The #1 result for the words “Jesus” & “legalist” on the internet is an article titled, “Why Jesus Hates Legalism.” The author calls legalism a sin and tells us that “Jesus had more conflicts with the legalists of His day than any other group.”1 In fact, the writer tells us that Jesus deliberately provoked the legalists by not following their hand-washing customs and by healing people on the Sabbath. Obviously, the writer of the article in question, like many others, identifies the Pharisees as legalists.
After chiding two common definitions of legalism (1. emphasis on obedience, & 2. manmade rules), the writer gives us a custom-made definition:
Legalism is an attempt to gain favor with God or to impress our fellow man by doing certain things (or avoiding other things), without regard to the condition of our hearts before God.2
It concerns me when folks feel they need to create their own definition. Did all the linguistic experts miss the mark? We won’t find a definition for “legalism” in a Bible lexicon, since it is not a Bible word. So, it makes sense to use a trusted source for the meaning of words—perhaps, Merriam-Webster’s Dictionary? There, we find the following definition:
…strict, literal, or excessive conformity to the law or to a religious or moral code.”3
The Pharisees of Jesus’ day were not legalists, at least not according to the dictionary definition of the word. In Mark 7:8-9, Jesus said:
For laying aside the commandment of God, you hold the tradition of men—the washing of pitchers and cups, and many other such things you do. … All too well you reject the commandment of God, that you may keep your tradition.
Paul described the Pharisees as “the strictest sect of our religion” (Acts 26:5). Strict, yes. Legalistic, hardly. They had great zeal for tradition, for the teachings of their fathers, for their own rules & interpretations, but not for the word of God. In Mark 7, Jesus gave an example of their contempt for the law of God. They had released the people from God’s command to supply the needs of their parents. Further, in Matthew 5 we find a series of “you have heard it said, but I say to you” statements. Jesus was correcting the misuses of God’s word and erroneous teachings of the Jewish leaders (5:19-20).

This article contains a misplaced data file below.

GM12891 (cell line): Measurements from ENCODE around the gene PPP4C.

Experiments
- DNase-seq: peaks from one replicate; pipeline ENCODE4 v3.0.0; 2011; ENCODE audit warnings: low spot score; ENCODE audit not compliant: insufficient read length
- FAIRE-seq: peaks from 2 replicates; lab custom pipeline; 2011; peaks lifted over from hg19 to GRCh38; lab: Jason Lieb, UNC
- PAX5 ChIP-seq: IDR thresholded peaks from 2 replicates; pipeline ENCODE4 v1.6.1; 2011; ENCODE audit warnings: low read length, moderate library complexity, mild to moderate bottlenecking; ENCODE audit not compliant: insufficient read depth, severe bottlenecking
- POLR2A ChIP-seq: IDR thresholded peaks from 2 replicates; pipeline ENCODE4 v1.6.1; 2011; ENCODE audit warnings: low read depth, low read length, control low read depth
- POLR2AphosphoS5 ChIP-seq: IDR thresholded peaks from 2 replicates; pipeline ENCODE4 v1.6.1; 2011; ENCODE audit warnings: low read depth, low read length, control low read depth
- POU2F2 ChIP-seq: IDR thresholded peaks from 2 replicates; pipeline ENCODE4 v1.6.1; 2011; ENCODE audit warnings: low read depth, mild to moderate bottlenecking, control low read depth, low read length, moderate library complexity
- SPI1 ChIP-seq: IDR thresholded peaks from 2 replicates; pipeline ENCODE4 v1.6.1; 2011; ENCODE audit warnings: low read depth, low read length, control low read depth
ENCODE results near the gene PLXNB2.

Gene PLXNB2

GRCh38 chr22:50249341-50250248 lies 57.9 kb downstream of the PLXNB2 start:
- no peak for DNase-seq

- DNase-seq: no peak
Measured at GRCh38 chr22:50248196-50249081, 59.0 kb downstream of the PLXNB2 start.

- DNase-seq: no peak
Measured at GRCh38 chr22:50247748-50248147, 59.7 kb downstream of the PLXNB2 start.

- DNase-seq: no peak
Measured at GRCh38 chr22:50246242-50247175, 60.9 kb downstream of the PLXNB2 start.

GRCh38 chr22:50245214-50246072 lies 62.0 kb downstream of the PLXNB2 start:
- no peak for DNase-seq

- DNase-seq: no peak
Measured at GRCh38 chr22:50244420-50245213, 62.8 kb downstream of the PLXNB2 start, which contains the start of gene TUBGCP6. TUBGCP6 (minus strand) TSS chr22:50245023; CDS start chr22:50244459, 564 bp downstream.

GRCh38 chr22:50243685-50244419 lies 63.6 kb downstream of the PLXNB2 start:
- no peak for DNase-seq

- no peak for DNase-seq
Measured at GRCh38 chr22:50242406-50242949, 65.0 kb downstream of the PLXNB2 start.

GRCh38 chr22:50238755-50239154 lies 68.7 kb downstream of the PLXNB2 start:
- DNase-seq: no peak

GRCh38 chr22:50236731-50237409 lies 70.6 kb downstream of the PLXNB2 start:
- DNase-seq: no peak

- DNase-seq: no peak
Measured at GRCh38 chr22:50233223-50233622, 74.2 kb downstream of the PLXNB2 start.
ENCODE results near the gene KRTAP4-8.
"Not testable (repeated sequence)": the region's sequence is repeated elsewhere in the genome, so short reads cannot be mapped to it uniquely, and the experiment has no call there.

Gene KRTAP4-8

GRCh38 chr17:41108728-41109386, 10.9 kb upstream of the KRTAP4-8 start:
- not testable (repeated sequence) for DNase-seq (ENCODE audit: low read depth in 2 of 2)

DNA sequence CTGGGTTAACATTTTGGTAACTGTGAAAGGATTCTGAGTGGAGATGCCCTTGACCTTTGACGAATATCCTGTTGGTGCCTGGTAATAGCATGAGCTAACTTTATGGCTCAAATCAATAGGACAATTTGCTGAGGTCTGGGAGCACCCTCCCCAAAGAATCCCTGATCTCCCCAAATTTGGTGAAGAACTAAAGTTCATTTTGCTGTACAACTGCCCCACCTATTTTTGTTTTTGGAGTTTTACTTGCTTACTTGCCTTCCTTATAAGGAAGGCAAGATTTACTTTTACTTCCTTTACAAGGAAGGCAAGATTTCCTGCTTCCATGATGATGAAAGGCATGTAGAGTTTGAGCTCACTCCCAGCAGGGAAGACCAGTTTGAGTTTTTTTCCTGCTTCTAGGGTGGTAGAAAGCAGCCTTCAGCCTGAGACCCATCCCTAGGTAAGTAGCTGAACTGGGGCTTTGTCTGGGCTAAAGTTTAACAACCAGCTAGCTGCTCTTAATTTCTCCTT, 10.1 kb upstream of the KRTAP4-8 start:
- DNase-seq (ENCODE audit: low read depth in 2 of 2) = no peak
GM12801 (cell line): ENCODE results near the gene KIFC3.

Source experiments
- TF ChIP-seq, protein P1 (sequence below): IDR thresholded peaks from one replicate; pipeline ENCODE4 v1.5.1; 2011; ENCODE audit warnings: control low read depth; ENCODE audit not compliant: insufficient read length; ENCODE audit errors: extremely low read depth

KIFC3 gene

Some cite Luke 11:42 as evidence of Pharisaical legalism. Surely tithing your spice cupboard is legalism to the extreme! Notice the verse with me:
But woe to you Pharisees! For you tithe mint and rue and all manner of herbs, and pass by justice and the love of God. These you ought to have done, without leaving the others undone.
Where did Jesus condemn tithing spices? He spoke out against their failure to focus on justice and love. He concludes they should focus on love, justice and tithing. All of these were part of the law of God.
As we turn our attention to Jesus and the claim that He was a legalist, I remind you what legalism is. The dictionary definition is:
…strict, literal, or excessive conformity to the law or to a religious or moral code.
Consider the following statements by Jesus:
Not everyone who says to Me, ‘Lord, Lord,’ shall enter the kingdom of heaven, but he who does the will of My Father in heaven. (Matthew 7:21)
But why do you call Me ‘Lord, Lord,’ and do not do the things which I say? (Luke 6:46)
…blessed are those who hear the word of God and keep it!
He who rejects Me, and does not receive My words, has that which judges him— the word that I have spoken will judge him in the last day. (John 12:48)
If anyone loves Me, he will keep My word; and My Father will love him, and We will come to him and make Our home with him. He who does not love Me does not keep My words… (John 14:23-24)
Time and again Jesus emphasized the need for people to obey the word of God. That, my friend, is legalism. Jesus kept God’s law, and He expects you and I to do the same.